Re: re Grand Unified Theory
Sun, 6 Nov 1994 00:45:54 +0000

Dear Jim et al.,

Saw your three mailings; good to hear from you! Especially the third mailing.
I sighed with relief.

What can I say?

"Your karma just ran over my dogma"?
"You shouldn't bite the fan that heeds you?"

Enough of these awful puns.

Behind the humour of what has indeed been an interesting set of mailings is
a more sombre point though. "Constructive alternativism" implies that there
will always be an alternative construction for any given personal goal;
people have to be in motion if only because they engage with a phenomenal
_flow_ and they entrain their search for personal meaning to it: they're
built in order to track change, so they embody change in themselves. Yet
PCP has always been taught within, in parallel to, or in contrast to, a
variety of academic psychologies which for the most part are wedded to a
positivist epistemology: which do indeed seek understanding by trying to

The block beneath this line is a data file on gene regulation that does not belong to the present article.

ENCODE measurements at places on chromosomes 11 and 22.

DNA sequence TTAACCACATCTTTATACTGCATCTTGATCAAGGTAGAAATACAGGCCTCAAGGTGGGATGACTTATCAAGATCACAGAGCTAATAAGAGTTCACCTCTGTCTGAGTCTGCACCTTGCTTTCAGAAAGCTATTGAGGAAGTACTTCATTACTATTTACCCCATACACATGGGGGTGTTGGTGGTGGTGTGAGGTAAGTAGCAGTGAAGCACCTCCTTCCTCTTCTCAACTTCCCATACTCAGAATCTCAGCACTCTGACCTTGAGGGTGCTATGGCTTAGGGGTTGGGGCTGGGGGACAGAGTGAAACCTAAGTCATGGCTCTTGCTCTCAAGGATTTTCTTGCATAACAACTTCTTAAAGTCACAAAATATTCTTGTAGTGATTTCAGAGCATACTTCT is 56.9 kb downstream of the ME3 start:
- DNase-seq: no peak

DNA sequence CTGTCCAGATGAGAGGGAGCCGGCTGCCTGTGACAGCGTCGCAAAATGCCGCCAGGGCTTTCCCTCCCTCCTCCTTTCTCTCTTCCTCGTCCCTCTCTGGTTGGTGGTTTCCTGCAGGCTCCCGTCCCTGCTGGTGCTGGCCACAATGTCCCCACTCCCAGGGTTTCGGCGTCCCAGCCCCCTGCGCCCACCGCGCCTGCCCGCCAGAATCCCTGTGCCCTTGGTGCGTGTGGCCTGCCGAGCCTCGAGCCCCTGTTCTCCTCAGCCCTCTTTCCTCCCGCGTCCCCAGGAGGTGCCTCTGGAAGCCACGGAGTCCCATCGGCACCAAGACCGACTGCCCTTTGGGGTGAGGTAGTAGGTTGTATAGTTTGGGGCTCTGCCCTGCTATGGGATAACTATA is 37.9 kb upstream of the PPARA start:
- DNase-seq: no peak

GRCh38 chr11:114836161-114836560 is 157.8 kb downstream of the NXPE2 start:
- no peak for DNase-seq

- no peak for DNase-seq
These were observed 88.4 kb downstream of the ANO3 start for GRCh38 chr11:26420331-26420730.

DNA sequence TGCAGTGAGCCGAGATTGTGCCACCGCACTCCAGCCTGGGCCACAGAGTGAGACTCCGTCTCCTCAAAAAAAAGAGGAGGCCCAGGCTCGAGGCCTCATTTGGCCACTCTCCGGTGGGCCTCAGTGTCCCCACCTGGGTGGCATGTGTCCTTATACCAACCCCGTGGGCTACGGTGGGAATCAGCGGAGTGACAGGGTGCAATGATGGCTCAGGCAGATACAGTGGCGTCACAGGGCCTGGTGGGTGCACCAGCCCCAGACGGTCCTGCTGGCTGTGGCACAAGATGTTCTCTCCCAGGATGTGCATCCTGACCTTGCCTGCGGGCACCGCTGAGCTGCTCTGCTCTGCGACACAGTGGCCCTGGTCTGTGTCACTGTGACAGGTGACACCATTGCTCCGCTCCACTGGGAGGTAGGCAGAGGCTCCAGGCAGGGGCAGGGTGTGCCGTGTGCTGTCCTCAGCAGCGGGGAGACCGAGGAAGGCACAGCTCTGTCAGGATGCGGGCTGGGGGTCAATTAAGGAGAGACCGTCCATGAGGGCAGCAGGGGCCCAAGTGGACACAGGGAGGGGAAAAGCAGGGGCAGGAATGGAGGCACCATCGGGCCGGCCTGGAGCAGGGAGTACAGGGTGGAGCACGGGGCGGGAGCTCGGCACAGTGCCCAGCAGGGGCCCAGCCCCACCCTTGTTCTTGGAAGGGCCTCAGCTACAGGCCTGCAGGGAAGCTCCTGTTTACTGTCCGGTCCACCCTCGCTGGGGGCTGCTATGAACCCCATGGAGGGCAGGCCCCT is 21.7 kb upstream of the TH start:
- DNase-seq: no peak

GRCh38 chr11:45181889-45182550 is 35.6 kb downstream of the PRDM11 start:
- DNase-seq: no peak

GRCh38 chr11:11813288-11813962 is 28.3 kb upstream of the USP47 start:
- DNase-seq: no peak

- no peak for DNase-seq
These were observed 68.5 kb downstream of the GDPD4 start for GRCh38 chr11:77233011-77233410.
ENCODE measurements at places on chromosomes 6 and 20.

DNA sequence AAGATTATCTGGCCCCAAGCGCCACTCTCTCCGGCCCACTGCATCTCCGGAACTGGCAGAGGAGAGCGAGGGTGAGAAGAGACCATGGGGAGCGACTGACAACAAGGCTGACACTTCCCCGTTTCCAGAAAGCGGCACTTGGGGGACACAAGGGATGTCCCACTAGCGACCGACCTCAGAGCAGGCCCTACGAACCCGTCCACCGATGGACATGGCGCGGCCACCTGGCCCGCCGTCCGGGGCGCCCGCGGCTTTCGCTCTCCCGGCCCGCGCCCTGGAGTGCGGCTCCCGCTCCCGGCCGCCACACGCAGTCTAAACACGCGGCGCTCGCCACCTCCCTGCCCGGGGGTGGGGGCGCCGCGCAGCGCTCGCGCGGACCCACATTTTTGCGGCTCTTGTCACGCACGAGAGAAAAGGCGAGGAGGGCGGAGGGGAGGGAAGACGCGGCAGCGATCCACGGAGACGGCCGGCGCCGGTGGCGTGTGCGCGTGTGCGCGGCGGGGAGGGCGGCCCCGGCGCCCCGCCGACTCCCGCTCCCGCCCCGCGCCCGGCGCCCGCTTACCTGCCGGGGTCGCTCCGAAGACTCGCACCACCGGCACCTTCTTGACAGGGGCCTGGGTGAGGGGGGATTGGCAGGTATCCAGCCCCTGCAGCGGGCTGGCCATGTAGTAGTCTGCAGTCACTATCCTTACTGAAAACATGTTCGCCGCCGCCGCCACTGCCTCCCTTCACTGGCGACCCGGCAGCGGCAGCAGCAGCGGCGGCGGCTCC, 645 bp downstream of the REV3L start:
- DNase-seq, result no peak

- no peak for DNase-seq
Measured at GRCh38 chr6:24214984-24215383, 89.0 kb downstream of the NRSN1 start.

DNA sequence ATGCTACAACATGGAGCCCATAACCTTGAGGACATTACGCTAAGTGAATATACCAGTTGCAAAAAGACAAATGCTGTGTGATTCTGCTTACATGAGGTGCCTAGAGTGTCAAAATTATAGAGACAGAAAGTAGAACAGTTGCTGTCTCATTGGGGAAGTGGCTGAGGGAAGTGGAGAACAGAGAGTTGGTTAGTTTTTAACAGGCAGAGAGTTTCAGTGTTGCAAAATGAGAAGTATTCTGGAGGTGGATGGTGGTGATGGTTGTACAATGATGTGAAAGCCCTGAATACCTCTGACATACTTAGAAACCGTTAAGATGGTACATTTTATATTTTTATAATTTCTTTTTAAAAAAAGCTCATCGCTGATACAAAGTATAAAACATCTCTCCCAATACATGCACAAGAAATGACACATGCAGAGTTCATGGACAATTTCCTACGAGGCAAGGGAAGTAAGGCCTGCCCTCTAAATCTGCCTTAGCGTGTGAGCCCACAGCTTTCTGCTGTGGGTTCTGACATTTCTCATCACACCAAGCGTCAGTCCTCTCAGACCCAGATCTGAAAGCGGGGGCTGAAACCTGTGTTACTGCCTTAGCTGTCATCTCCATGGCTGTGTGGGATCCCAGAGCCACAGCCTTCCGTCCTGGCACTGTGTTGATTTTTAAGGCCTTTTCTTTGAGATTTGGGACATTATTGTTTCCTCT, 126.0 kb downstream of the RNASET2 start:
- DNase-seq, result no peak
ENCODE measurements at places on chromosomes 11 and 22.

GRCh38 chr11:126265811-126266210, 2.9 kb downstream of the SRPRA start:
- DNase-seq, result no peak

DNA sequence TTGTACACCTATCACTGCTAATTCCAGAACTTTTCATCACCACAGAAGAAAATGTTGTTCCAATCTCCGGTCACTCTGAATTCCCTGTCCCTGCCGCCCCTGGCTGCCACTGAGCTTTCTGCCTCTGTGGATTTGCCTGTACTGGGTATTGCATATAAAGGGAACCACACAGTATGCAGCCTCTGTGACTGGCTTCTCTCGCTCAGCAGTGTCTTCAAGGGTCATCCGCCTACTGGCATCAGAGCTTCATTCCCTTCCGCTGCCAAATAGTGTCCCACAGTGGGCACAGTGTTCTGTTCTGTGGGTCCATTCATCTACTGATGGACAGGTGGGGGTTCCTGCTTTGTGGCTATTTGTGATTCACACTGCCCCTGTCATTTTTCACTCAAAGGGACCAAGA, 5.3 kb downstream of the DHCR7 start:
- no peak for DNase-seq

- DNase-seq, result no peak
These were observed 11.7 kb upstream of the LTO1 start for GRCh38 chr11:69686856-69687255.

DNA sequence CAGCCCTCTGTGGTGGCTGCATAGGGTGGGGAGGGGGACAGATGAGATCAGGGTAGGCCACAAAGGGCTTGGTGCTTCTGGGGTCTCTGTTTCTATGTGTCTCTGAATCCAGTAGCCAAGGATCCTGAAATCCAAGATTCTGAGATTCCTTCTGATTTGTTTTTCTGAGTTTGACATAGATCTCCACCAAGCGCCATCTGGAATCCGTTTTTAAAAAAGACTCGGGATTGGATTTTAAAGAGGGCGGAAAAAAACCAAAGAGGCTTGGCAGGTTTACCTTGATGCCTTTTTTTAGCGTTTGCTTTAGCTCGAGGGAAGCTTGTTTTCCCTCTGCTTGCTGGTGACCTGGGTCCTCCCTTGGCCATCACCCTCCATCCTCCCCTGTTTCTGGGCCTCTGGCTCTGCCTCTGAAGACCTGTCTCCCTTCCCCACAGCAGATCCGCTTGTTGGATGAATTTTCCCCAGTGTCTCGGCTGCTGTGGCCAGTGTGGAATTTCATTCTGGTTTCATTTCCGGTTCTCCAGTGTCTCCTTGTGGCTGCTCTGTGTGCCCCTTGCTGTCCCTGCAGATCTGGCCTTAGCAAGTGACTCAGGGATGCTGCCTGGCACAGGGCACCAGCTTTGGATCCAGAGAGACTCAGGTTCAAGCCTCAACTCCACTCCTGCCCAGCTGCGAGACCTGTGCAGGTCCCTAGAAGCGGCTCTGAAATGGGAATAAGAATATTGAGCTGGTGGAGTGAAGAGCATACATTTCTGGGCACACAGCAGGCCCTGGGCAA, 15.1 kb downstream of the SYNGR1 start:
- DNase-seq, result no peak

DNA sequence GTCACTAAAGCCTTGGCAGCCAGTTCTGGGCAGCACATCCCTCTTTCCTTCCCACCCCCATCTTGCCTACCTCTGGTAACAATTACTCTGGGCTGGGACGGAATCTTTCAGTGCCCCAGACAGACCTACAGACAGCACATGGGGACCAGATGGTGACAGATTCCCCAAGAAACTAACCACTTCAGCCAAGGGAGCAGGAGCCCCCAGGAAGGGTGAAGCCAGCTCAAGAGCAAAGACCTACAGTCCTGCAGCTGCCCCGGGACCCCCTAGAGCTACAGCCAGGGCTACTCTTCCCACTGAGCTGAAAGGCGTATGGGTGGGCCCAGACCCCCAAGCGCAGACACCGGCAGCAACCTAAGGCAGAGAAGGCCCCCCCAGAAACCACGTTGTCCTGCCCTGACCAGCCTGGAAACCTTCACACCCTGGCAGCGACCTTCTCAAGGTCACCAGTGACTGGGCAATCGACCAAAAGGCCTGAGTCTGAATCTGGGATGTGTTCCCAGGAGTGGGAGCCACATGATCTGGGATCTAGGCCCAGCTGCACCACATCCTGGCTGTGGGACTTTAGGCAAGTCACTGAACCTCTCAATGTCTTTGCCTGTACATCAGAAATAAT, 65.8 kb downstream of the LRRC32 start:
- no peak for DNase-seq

build final theories. And that epistemology is so bloody persistent!

The result seems to be that we Kellians are always having to reintroduce
and rejustify ourselves. We have to remind people of what we're really
about because we're either patronised as a minor bolt-on personality
theory, forgotten (that's why I wrote the "Whatever happened to George
Kelly?" piece), or, through the constructive alternativising of other
authors building on a zeitgeist which happened to include Kelly when they
were first writing their own theories, distorted through the further
development of _their_principles into forms which misapply or misunderstand
what Kelly originally said, or what could be reasonably developed from him.

I get so _tired_ of having to say it all again, d'you see? Clearly, I'm not
saying that the whole structure should be set in stone (though I've met at
least one PCPer who takes a "holy writ" approach to it and, absurdly,
forgets the constructive alternativist bit); but in an intellectual climate
which searches for certainties, there does seem to be a logical problem
with a theory, Kelly's, which includes in its epistemology an assertion of
its own contradictions. Maybe that's why we're doomed to wander the
psychological sidelines?

I suspect that there may be an issue of levels of analysis here, and it may
not in fact be a problem, but I'm not clever enough to see a way through

(Besides, it's 12.30pm here in Teesside, and Middlesbrough United Football
Club has just lost 2-0 to a bunch of soccer no-hopers. Grimsby, I ask you.)

Has anyone else any thoughts on this theme?

Devi Jankowicz